15. 15. Testing Comprehension Copyright Law questions. True or False 1. Copyright Law does not protect materials posted to tweets, blogs or Instagram such as content, images, digital transmission of content or images, works based on the owners perceived thoughts not put into any medium. 2. The life of a copyright is the lifetime of the author, plus the life of their heirs. 3. As long as it is not identical, a person can reproduce the works of an author. 15Sunday, October 6, 13
  16. 16. Testing Comprehension Fair Use questions. True or False 1. As a consultant, I can use fair use to use copyrighted materials in my next seminar. Technically, I am teaching. 2. I can use as much of the original works as I want to get my point across, as long as I don’t use the entire works. 3. Fair use applies to distant learning just like the Teach Act. 16Sunday, October 6, 13
  17. 17. Testing Comprehension Creative Commons questions. True or False 1. Creative Commons is an exception to the Copyright Act, which passed Congress in 2010. 2. Creative Commons benefits the author against, piracy, allows for collaboration and helps the market by allowing other creatives to share the wealth of innovation. 3. Under Creative Commons, you can only have one license at a time for all of your works and not just a portion. 17Sunday, October 6, 13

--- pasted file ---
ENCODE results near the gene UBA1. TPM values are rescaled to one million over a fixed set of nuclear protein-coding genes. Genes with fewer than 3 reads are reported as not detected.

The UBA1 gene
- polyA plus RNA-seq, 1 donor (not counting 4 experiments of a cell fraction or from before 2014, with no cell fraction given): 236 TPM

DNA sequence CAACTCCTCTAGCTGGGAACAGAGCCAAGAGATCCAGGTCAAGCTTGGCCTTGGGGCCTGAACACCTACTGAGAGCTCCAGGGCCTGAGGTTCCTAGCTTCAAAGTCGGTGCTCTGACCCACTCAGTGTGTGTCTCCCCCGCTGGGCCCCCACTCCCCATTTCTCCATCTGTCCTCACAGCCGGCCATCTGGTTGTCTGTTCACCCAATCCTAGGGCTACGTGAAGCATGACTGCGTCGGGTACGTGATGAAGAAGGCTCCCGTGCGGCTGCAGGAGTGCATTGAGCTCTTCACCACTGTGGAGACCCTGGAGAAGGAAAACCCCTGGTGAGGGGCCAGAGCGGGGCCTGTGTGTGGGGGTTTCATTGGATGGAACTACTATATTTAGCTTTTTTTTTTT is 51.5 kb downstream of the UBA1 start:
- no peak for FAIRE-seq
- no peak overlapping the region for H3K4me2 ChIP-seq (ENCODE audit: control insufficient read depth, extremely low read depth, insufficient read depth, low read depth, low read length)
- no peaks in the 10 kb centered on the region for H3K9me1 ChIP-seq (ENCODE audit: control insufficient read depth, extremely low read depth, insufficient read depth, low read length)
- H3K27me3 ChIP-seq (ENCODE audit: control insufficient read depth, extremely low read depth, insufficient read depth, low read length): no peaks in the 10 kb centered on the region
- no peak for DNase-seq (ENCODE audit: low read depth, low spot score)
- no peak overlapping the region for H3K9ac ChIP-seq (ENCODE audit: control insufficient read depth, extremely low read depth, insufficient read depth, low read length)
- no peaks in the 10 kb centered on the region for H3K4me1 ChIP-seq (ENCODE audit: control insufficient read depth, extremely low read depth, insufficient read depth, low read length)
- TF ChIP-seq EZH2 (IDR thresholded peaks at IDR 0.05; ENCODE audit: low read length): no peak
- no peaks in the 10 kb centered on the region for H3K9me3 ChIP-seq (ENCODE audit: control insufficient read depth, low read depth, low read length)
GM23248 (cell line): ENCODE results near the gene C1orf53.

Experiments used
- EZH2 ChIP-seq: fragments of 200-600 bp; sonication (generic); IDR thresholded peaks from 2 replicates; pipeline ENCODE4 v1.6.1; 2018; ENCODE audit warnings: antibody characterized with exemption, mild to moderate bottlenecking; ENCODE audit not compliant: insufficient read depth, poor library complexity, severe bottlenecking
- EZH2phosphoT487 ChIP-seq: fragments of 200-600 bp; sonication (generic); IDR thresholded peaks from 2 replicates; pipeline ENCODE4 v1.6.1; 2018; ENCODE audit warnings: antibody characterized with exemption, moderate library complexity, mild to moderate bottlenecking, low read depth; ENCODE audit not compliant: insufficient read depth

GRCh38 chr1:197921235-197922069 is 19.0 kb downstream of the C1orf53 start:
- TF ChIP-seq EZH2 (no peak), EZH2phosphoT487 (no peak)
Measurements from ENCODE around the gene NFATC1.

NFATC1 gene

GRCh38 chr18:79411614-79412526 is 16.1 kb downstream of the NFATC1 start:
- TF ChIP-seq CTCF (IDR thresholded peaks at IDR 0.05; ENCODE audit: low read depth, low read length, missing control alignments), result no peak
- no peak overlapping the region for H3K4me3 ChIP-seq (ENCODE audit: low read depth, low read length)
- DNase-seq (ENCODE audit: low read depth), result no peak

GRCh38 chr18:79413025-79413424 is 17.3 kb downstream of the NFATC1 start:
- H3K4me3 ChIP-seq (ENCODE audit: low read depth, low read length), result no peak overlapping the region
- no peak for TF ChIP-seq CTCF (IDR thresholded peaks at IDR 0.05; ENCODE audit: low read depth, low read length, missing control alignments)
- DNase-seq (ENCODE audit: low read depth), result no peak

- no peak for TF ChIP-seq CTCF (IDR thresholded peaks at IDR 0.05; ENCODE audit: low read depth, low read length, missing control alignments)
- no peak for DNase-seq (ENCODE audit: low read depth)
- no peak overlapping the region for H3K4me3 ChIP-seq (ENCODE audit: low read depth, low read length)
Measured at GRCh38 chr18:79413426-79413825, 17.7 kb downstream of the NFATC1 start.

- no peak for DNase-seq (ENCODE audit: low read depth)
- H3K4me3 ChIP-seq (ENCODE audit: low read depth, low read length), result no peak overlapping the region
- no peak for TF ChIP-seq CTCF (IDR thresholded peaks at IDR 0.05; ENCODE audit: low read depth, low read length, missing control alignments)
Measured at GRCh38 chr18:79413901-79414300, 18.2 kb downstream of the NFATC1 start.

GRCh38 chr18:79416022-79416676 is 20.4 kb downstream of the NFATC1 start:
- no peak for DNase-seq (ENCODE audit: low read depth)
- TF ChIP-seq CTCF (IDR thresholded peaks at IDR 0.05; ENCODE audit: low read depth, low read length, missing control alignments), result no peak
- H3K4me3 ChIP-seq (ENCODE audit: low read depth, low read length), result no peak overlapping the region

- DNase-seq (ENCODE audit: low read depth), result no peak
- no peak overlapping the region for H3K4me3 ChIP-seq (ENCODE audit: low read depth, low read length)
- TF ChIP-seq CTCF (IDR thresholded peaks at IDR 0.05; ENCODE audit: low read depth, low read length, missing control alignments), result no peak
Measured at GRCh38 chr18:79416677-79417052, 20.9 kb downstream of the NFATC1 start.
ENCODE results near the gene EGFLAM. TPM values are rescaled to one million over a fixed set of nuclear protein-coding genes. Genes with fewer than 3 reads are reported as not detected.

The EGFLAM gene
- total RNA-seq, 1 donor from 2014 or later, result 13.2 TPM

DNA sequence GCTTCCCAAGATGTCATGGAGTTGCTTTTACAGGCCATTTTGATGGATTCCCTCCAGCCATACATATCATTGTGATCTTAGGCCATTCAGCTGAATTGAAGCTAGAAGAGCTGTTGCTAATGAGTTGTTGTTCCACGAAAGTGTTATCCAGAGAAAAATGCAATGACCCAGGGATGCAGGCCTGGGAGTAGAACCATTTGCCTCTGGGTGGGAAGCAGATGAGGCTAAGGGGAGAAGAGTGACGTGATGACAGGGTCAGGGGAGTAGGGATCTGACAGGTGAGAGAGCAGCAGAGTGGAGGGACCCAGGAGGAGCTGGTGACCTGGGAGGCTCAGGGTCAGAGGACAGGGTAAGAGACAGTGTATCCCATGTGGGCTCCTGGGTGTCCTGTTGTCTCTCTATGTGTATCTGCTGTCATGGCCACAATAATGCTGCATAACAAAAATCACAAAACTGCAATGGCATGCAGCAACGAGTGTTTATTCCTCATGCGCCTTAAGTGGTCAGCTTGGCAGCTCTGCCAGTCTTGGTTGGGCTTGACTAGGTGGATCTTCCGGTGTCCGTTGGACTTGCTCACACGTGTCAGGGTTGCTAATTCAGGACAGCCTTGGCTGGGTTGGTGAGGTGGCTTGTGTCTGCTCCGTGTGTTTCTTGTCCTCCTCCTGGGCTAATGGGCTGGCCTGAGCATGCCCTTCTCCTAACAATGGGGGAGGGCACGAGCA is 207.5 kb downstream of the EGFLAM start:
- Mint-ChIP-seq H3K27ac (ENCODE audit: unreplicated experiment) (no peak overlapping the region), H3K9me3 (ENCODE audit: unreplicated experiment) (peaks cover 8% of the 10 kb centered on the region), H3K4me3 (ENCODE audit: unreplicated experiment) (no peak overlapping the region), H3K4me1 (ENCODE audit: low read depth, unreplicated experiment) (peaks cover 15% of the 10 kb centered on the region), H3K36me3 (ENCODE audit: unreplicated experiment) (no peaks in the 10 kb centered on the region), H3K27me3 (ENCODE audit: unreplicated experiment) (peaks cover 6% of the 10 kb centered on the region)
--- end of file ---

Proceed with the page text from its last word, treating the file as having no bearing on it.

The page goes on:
18. 18. Testing Comprehension The Teach Act questions. True or False 1. The Teach Act give distant teachers and students carte blanche above and beyond the Copyright Act, Creative Commons and Fair Use. 2. Allows certain usage of copyrighted materials in a distant/online accredited classroom setting without seeking permission from the copyright owner. 3. Under the Teach Act, copyrighted digital materials must directly relate back to the content of the distant/online class. 18Sunday, October 6, 13
  19. 19. Testing Comprehension Freedom of Expression questions. True or False 1. The first amendment says anyone can use copyrighted material as long as they attribute the works back to its original owner. 2. Freedom of expression means I can tweet, post to my Facebook page, blog or Instagram page copyrighted materials or materials with a creative common license as long as “it is online and not in real life.” 3. As a teach or student, I can will have additional leverage if I bend the rules of Fair Use and Teach Act if I include my first amendment rights as well. 19Sunday, October 6, 13
  20. 20. Applying The Law You are now judge and jury for the upcoming case, Robin Thicke vs. Marvin Gaye Estate. You will interpret copyright laws, freedom of expression and how it affects the market based on the merits of this case. Post your verdict on the course discussion forum. Explain your verdict and please cite specific sections of the copyright law and interpretations of freedom of expression in other music cases similar to Robin Thicke vs. Marvin Gaye Estate. Below are several links to follow where industry bloggers provide both their personal, knowledge of music and the law. Please read with a discerning ear. • ABC News • Atlanta Star • Forbes - The Blurred Lines of Copyright Law and Music ( Read the comments, they may also help you to decide your copyright infringement case.) 20Sunday, October 6, 13